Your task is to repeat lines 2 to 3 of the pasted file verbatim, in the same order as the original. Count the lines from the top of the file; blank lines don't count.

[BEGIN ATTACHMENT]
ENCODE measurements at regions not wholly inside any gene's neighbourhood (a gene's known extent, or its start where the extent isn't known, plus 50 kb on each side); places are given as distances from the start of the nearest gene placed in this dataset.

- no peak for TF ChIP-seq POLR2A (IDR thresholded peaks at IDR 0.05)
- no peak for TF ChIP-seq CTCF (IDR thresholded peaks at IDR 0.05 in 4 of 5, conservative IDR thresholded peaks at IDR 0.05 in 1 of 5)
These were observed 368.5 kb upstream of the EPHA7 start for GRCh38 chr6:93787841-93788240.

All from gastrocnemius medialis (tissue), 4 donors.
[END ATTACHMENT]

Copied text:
- no peak for TF ChIP-seq POLR2A (IDR thresholded peaks at IDR 0.05)
- no peak for TF ChIP-seq CTCF (IDR thresholded peaks at IDR 0.05 in 4 of 5, conservative IDR thresholded peaks at IDR 0.05 in 1 of 5)